Allen High School - People Yearbook (Allentown, PA)

 - Class of 1918

Page 1 of 162


Allen High School - People Yearbook (Allentown, PA) online yearbook collection, 1918 Edition, Cover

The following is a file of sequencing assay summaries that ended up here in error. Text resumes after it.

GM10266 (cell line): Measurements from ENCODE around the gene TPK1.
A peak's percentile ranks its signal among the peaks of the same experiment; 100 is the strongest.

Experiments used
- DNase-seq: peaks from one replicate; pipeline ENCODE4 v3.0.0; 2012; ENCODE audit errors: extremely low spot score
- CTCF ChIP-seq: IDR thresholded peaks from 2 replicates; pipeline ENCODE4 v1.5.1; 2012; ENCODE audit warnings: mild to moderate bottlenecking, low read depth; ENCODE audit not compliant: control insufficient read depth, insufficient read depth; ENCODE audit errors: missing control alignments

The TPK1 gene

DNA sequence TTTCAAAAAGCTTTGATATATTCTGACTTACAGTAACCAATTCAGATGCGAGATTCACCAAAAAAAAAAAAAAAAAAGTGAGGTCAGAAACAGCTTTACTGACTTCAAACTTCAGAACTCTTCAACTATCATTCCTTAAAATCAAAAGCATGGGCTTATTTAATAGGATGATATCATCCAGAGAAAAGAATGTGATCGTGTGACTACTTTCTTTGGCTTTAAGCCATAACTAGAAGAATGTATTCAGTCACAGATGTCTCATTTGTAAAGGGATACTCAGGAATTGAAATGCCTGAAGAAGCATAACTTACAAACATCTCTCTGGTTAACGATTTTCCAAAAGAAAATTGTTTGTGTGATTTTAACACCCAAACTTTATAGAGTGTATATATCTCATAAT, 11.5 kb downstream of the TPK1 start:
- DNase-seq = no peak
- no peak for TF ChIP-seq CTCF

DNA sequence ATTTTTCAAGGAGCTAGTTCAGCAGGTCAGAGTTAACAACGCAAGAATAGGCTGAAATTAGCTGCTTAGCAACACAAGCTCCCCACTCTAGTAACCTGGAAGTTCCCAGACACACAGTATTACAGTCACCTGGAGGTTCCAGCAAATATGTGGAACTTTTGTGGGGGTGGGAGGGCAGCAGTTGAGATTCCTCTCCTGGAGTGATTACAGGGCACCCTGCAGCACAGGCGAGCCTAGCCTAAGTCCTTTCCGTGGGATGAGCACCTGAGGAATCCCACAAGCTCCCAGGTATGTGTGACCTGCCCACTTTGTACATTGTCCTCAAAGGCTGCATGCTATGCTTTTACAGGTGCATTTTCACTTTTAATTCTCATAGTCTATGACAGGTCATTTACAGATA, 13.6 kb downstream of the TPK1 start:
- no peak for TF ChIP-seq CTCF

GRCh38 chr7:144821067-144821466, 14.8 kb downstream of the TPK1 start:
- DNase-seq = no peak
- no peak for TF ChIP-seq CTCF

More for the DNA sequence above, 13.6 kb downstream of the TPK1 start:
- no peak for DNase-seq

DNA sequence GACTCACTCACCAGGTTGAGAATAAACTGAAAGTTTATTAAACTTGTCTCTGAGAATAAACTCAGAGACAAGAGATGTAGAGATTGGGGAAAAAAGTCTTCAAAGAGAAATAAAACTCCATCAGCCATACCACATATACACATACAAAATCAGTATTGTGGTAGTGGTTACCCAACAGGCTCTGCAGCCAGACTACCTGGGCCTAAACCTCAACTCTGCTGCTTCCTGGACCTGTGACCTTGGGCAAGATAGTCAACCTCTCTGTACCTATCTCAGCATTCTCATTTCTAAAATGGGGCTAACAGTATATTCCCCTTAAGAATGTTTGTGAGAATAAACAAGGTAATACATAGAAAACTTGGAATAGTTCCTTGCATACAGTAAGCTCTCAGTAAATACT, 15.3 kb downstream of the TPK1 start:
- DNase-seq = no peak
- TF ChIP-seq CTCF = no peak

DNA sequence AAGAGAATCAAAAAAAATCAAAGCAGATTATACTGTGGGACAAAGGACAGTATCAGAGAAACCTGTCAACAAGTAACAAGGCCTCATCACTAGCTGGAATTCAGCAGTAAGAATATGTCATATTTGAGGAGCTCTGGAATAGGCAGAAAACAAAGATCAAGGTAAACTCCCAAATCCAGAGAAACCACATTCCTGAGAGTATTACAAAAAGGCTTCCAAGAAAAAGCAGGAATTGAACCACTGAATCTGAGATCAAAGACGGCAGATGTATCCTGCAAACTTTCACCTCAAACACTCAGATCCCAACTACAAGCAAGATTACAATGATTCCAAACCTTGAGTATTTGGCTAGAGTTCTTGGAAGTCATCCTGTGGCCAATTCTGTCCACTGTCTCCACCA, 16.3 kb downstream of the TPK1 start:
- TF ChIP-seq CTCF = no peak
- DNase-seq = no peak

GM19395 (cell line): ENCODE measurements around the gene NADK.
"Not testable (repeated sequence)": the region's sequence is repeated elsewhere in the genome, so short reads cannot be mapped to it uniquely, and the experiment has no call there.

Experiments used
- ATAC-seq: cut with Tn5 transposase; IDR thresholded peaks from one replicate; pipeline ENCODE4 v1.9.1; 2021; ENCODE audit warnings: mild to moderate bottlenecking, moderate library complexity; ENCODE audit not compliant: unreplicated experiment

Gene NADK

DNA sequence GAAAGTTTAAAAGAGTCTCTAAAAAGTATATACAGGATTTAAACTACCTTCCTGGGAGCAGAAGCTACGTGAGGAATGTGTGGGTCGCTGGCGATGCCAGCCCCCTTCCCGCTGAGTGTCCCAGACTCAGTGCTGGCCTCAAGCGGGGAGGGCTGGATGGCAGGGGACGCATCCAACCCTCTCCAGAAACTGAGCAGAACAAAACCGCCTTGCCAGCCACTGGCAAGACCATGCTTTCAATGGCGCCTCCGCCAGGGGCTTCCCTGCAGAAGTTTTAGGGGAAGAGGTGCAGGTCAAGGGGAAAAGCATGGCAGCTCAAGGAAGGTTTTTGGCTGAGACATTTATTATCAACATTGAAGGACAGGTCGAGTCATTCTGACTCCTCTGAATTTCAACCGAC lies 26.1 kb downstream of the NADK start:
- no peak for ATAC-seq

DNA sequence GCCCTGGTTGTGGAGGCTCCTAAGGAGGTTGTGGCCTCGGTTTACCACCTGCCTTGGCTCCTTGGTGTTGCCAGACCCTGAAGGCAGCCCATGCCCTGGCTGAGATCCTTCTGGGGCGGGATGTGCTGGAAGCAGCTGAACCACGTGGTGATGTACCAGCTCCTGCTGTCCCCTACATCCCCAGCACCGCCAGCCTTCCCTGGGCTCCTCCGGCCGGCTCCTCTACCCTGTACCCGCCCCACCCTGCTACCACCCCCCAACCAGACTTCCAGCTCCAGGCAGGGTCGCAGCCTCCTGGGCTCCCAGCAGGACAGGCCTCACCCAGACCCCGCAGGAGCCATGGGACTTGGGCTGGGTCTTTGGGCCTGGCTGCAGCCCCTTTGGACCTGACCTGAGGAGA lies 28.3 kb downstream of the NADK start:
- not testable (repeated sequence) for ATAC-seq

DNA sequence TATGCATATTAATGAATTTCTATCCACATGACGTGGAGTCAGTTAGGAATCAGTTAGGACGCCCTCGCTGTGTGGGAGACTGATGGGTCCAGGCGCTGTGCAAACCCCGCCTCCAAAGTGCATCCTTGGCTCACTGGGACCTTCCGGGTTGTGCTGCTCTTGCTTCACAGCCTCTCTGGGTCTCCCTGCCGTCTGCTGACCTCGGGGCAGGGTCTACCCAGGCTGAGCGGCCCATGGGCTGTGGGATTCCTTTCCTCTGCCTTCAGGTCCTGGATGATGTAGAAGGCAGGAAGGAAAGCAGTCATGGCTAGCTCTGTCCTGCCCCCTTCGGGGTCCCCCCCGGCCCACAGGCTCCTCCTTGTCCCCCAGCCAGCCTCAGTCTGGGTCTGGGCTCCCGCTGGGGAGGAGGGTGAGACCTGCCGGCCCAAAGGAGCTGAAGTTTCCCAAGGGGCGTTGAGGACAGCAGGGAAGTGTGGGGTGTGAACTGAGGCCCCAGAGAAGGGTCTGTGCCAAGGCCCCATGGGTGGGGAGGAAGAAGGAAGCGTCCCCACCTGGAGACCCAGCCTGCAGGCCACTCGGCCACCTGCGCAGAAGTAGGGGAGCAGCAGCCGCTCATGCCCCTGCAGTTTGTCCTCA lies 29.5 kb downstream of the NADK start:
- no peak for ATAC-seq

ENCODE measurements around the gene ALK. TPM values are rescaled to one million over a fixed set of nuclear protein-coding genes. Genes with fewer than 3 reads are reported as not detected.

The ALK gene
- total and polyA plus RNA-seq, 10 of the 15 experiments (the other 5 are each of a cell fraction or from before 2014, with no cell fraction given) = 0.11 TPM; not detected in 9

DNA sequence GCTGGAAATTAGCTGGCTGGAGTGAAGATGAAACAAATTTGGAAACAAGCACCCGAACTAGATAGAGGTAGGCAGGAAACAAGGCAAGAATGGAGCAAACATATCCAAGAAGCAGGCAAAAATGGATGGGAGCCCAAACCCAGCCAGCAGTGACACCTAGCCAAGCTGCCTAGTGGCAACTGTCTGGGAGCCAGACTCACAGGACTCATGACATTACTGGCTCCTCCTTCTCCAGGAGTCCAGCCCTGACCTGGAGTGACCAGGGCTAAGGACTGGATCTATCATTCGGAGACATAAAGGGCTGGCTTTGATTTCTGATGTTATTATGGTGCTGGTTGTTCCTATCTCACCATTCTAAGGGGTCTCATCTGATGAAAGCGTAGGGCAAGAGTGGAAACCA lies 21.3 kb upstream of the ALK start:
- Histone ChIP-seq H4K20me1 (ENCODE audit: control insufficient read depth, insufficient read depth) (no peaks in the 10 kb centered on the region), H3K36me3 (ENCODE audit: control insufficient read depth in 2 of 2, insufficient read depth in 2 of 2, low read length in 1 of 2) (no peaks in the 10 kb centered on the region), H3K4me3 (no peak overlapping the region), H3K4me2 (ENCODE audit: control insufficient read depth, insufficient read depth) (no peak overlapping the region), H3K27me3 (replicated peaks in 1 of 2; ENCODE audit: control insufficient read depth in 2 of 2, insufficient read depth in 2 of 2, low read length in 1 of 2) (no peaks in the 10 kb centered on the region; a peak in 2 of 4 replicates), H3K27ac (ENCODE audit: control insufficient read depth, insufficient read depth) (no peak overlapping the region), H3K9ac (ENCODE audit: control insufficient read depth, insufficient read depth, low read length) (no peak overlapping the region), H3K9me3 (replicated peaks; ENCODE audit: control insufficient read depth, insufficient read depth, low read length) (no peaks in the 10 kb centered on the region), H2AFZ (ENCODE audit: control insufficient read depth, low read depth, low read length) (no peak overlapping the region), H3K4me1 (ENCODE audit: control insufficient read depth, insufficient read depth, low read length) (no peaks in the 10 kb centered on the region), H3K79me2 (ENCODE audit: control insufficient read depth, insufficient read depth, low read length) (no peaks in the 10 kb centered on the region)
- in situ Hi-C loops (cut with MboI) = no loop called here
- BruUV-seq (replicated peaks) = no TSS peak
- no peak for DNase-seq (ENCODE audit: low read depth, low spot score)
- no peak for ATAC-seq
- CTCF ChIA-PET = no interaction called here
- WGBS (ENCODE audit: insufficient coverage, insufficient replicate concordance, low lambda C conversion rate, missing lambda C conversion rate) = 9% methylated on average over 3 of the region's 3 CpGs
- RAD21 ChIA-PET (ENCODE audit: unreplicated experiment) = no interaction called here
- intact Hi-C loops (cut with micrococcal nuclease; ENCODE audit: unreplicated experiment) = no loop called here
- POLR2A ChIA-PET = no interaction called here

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Text from Pages 1 - 162 of the 1918 volume: